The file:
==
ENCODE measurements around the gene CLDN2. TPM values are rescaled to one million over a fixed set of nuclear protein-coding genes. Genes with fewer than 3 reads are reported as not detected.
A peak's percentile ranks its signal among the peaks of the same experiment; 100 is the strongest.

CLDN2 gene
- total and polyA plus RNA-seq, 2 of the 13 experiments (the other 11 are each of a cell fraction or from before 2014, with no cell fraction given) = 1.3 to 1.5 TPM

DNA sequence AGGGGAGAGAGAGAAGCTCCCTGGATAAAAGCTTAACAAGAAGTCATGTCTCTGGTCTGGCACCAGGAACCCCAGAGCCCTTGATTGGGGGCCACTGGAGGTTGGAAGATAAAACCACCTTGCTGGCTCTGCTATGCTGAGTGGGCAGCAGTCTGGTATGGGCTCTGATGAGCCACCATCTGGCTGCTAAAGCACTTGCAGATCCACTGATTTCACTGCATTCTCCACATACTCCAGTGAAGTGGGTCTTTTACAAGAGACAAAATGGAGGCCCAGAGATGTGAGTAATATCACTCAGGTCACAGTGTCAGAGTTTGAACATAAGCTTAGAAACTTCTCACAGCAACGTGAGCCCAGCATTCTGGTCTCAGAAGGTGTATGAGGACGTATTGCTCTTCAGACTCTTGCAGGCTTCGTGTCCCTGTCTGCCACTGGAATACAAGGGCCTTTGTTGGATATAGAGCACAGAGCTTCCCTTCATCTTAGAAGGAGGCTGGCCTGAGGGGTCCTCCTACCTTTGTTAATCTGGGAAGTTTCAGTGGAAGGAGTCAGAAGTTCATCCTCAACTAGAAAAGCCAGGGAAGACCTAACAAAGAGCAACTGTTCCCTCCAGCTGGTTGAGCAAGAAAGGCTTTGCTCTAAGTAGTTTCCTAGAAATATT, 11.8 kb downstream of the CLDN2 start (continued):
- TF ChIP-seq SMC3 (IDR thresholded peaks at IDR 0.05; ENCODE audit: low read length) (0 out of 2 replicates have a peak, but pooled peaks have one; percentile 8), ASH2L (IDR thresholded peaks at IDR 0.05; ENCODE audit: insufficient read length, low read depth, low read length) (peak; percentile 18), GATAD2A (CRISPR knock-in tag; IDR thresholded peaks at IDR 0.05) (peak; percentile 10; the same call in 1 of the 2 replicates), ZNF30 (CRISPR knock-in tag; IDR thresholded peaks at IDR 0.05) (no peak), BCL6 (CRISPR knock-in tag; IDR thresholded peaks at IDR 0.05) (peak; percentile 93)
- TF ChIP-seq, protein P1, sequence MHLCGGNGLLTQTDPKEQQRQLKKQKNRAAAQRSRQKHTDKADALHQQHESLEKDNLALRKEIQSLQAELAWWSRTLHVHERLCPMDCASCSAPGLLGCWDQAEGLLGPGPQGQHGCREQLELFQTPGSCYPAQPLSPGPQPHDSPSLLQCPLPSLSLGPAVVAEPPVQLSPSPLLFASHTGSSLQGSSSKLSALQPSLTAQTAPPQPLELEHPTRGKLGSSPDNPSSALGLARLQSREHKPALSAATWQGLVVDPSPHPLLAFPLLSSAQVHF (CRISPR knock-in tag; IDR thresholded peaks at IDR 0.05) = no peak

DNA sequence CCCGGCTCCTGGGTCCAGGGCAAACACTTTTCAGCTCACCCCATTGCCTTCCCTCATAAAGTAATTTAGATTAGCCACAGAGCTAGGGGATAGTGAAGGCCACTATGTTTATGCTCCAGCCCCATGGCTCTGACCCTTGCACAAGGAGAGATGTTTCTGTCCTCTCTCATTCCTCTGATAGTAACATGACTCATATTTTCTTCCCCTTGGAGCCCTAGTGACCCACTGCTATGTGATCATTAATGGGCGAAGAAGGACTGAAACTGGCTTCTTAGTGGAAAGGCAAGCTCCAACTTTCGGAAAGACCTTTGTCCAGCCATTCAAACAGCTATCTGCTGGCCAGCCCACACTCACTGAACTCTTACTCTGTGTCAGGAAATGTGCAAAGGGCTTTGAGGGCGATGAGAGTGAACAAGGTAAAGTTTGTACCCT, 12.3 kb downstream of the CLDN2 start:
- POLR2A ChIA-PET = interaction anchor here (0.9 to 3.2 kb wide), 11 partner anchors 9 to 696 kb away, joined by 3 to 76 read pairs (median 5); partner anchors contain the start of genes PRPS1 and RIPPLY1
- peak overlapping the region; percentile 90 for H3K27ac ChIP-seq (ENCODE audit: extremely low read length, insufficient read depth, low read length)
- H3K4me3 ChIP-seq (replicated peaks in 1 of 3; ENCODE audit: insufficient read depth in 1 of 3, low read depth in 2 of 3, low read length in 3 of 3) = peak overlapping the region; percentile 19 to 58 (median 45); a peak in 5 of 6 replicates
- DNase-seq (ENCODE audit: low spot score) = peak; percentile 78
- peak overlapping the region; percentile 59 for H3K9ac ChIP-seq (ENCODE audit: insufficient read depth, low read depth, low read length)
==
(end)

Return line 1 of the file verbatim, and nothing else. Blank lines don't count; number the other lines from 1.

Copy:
ENCODE measurements around the gene CLDN2. TPM values are rescaled to one million over a fixed set of nuclear protein-coding genes. Genes with fewer than 3 reads are reported as not detected.